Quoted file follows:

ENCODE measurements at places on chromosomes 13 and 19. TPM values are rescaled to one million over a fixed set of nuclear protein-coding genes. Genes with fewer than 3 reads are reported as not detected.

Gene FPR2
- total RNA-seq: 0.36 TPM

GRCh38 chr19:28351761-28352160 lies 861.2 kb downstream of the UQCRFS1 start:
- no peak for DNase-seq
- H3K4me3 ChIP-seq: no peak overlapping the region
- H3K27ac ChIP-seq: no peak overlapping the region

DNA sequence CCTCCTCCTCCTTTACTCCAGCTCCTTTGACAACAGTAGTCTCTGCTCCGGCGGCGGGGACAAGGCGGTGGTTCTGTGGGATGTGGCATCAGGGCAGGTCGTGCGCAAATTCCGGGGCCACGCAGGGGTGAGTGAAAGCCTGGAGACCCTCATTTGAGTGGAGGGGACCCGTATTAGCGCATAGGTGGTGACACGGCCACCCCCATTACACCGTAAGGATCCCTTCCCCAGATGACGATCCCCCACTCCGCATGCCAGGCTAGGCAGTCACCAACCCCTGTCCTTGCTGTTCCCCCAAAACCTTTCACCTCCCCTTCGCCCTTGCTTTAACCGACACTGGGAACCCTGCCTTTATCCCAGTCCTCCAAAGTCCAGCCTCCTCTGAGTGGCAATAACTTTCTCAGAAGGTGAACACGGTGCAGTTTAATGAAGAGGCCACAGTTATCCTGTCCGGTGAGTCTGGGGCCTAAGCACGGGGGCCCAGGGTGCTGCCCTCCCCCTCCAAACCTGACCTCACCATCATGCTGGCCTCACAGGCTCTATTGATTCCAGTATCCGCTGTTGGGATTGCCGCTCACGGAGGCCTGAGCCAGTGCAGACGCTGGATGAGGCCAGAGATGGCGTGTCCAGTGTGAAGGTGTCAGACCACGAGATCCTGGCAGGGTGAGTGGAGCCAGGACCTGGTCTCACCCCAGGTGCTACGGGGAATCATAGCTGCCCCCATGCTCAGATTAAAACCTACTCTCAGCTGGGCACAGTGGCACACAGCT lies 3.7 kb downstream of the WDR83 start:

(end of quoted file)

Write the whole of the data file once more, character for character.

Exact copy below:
ENCODE measurements at places on chromosomes 13 and 19. TPM values are rescaled to one million over a fixed set of nuclear protein-coding genes. Genes with fewer than 3 reads are reported as not detected.

Gene FPR2
- total RNA-seq: 0.36 TPM

GRCh38 chr19:28351761-28352160 lies 861.2 kb downstream of the UQCRFS1 start:
- no peak for DNase-seq
- H3K4me3 ChIP-seq: no peak overlapping the region
- H3K27ac ChIP-seq: no peak overlapping the region

DNA sequence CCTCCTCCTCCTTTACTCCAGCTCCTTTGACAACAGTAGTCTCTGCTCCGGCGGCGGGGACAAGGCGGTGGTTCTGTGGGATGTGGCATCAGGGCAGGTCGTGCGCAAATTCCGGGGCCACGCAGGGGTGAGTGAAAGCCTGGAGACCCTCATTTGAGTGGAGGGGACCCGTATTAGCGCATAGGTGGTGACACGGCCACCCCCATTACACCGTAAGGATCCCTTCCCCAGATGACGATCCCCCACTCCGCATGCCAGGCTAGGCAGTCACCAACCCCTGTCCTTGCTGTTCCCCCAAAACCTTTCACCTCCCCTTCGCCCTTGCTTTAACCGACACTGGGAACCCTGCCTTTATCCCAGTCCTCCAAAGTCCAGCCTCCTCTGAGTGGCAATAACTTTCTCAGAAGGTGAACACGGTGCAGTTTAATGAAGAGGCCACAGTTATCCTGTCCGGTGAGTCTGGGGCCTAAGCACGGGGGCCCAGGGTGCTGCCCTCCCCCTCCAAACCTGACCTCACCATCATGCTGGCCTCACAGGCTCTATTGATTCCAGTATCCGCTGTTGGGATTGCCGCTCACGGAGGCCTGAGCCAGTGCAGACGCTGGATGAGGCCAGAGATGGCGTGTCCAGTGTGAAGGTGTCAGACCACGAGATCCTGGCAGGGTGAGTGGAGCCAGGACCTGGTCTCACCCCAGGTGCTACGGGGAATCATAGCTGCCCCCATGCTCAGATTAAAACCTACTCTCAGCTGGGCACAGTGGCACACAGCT lies 3.7 kb downstream of the WDR83 start: